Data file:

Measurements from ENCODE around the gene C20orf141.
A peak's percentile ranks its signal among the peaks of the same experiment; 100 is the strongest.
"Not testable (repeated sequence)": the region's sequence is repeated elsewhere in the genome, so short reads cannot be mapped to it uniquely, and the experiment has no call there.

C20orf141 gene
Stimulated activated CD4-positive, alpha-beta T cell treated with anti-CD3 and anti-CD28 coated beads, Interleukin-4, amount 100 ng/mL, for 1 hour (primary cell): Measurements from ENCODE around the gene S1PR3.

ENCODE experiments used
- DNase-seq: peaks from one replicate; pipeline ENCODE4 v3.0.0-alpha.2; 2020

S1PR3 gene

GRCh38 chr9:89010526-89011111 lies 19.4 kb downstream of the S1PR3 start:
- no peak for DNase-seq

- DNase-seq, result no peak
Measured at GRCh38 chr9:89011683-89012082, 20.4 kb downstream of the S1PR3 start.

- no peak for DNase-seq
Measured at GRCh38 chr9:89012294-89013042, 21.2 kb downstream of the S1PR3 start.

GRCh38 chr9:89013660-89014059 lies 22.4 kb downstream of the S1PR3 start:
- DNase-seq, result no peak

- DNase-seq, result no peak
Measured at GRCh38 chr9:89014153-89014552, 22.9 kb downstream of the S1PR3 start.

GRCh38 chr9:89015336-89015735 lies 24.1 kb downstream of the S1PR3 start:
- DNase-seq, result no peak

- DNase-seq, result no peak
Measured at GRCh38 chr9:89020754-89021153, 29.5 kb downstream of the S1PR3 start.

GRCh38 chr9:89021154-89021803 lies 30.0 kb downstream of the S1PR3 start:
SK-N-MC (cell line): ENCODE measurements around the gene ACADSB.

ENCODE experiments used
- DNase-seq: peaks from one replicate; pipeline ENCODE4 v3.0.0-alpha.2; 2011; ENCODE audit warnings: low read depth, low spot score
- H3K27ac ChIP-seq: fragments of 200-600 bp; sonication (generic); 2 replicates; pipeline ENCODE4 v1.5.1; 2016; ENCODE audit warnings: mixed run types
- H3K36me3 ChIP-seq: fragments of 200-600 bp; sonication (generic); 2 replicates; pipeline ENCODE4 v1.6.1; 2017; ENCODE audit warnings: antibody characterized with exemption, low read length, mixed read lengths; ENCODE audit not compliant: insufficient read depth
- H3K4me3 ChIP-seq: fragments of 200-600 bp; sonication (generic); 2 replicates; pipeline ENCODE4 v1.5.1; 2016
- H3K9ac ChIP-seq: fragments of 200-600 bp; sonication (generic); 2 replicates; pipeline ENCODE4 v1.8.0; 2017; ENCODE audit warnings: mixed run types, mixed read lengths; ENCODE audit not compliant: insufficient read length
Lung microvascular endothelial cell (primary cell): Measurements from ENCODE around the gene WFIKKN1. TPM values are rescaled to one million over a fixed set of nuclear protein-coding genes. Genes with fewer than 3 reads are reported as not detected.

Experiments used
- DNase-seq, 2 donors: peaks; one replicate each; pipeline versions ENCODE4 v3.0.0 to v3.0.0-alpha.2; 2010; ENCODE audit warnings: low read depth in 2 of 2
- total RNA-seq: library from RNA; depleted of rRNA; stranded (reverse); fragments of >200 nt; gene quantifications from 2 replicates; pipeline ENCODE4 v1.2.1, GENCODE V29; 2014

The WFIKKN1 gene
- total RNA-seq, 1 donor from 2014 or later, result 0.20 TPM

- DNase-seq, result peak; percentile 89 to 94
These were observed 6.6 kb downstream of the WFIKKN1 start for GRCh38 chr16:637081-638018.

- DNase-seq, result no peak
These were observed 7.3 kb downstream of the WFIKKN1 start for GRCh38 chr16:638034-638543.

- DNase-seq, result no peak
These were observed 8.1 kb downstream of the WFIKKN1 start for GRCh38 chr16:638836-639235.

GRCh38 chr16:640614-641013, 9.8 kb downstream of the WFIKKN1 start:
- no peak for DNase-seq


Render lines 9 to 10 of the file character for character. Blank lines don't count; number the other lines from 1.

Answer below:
GRCh38 chr9:89010526-89011111 lies 19.4 kb downstream of the S1PR3 start:
- no peak for DNase-seq